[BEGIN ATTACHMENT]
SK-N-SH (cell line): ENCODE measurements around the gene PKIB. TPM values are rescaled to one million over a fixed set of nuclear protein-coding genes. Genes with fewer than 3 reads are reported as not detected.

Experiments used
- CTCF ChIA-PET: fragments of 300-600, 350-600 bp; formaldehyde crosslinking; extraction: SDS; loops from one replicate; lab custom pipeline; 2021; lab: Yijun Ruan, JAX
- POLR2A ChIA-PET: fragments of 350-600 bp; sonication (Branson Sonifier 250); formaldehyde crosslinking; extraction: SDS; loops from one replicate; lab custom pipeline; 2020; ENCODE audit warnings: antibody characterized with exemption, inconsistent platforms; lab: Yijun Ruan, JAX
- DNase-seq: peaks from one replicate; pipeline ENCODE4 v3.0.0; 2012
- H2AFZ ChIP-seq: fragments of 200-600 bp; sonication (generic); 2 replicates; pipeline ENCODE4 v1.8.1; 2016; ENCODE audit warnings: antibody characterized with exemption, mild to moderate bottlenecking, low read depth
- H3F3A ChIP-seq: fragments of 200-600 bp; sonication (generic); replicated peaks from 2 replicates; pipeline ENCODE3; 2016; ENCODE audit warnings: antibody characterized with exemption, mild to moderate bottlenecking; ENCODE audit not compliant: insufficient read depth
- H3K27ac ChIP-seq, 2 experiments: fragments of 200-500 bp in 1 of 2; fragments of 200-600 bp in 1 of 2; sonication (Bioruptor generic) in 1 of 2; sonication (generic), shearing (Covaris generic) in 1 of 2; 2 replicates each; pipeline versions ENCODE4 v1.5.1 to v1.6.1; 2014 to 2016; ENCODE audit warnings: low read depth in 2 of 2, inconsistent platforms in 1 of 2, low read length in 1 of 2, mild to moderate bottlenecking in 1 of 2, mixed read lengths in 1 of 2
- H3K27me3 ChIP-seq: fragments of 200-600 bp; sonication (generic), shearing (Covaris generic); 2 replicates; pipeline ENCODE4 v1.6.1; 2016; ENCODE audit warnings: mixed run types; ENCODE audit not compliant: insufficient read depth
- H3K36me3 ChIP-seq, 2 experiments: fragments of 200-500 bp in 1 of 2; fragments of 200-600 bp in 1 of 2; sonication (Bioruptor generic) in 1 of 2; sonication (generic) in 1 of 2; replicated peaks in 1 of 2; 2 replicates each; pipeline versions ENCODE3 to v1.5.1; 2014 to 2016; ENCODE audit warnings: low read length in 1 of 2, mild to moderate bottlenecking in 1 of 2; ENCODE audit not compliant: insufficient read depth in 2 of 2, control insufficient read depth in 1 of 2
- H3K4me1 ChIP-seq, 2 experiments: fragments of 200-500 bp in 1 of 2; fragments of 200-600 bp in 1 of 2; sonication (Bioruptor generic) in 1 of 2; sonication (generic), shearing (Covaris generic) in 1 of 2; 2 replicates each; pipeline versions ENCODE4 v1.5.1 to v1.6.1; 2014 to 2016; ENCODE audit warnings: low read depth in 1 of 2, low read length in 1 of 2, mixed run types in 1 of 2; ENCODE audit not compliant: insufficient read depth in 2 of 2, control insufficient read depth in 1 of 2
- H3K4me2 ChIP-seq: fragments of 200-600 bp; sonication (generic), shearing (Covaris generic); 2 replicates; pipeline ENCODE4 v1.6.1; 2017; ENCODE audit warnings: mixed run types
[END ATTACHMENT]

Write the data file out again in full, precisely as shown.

SK-N-SH (cell line): ENCODE measurements around the gene PKIB. TPM values are rescaled to one million over a fixed set of nuclear protein-coding genes. Genes with fewer than 3 reads are reported as not detected.

Experiments used
- CTCF ChIA-PET: fragments of 300-600, 350-600 bp; formaldehyde crosslinking; extraction: SDS; loops from one replicate; lab custom pipeline; 2021; lab: Yijun Ruan, JAX
- POLR2A ChIA-PET: fragments of 350-600 bp; sonication (Branson Sonifier 250); formaldehyde crosslinking; extraction: SDS; loops from one replicate; lab custom pipeline; 2020; ENCODE audit warnings: antibody characterized with exemption, inconsistent platforms; lab: Yijun Ruan, JAX
- DNase-seq: peaks from one replicate; pipeline ENCODE4 v3.0.0; 2012
- H2AFZ ChIP-seq: fragments of 200-600 bp; sonication (generic); 2 replicates; pipeline ENCODE4 v1.8.1; 2016; ENCODE audit warnings: antibody characterized with exemption, mild to moderate bottlenecking, low read depth
- H3F3A ChIP-seq: fragments of 200-600 bp; sonication (generic); replicated peaks from 2 replicates; pipeline ENCODE3; 2016; ENCODE audit warnings: antibody characterized with exemption, mild to moderate bottlenecking; ENCODE audit not compliant: insufficient read depth
- H3K27ac ChIP-seq, 2 experiments: fragments of 200-500 bp in 1 of 2; fragments of 200-600 bp in 1 of 2; sonication (Bioruptor generic) in 1 of 2; sonication (generic), shearing (Covaris generic) in 1 of 2; 2 replicates each; pipeline versions ENCODE4 v1.5.1 to v1.6.1; 2014 to 2016; ENCODE audit warnings: low read depth in 2 of 2, inconsistent platforms in 1 of 2, low read length in 1 of 2, mild to moderate bottlenecking in 1 of 2, mixed read lengths in 1 of 2
- H3K27me3 ChIP-seq: fragments of 200-600 bp; sonication (generic), shearing (Covaris generic); 2 replicates; pipeline ENCODE4 v1.6.1; 2016; ENCODE audit warnings: mixed run types; ENCODE audit not compliant: insufficient read depth
- H3K36me3 ChIP-seq, 2 experiments: fragments of 200-500 bp in 1 of 2; fragments of 200-600 bp in 1 of 2; sonication (Bioruptor generic) in 1 of 2; sonication (generic) in 1 of 2; replicated peaks in 1 of 2; 2 replicates each; pipeline versions ENCODE3 to v1.5.1; 2014 to 2016; ENCODE audit warnings: low read length in 1 of 2, mild to moderate bottlenecking in 1 of 2; ENCODE audit not compliant: insufficient read depth in 2 of 2, control insufficient read depth in 1 of 2
- H3K4me1 ChIP-seq, 2 experiments: fragments of 200-500 bp in 1 of 2; fragments of 200-600 bp in 1 of 2; sonication (Bioruptor generic) in 1 of 2; sonication (generic), shearing (Covaris generic) in 1 of 2; 2 replicates each; pipeline versions ENCODE4 v1.5.1 to v1.6.1; 2014 to 2016; ENCODE audit warnings: low read depth in 1 of 2, low read length in 1 of 2, mixed run types in 1 of 2; ENCODE audit not compliant: insufficient read depth in 2 of 2, control insufficient read depth in 1 of 2
- H3K4me2 ChIP-seq: fragments of 200-600 bp; sonication (generic), shearing (Covaris generic); 2 replicates; pipeline ENCODE4 v1.6.1; 2017; ENCODE audit warnings: mixed run types